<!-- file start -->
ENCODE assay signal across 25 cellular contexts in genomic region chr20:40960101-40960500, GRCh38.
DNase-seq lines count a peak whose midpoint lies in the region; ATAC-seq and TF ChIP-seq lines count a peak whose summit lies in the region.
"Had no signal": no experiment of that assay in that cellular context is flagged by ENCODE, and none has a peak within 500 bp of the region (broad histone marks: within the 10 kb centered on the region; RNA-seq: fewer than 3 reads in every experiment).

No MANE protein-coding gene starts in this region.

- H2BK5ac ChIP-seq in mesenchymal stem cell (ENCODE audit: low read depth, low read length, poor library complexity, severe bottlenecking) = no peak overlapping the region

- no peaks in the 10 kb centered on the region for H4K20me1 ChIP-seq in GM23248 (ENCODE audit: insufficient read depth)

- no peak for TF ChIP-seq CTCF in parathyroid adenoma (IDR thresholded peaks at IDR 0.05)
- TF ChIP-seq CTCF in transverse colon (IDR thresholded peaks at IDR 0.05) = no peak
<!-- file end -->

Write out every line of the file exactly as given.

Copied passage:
ENCODE assay signal across 25 cellular contexts in genomic region chr20:40960101-40960500, GRCh38.
DNase-seq lines count a peak whose midpoint lies in the region; ATAC-seq and TF ChIP-seq lines count a peak whose summit lies in the region.
"Had no signal": no experiment of that assay in that cellular context is flagged by ENCODE, and none has a peak within 500 bp of the region (broad histone marks: within the 10 kb centered on the region; RNA-seq: fewer than 3 reads in every experiment).

No MANE protein-coding gene starts in this region.

- H2BK5ac ChIP-seq in mesenchymal stem cell (ENCODE audit: low read depth, low read length, poor library complexity, severe bottlenecking) = no peak overlapping the region

- no peaks in the 10 kb centered on the region for H4K20me1 ChIP-seq in GM23248 (ENCODE audit: insufficient read depth)

- no peak for TF ChIP-seq CTCF in parathyroid adenoma (IDR thresholded peaks at IDR 0.05)
- TF ChIP-seq CTCF in transverse colon (IDR thresholded peaks at IDR 0.05) = no peak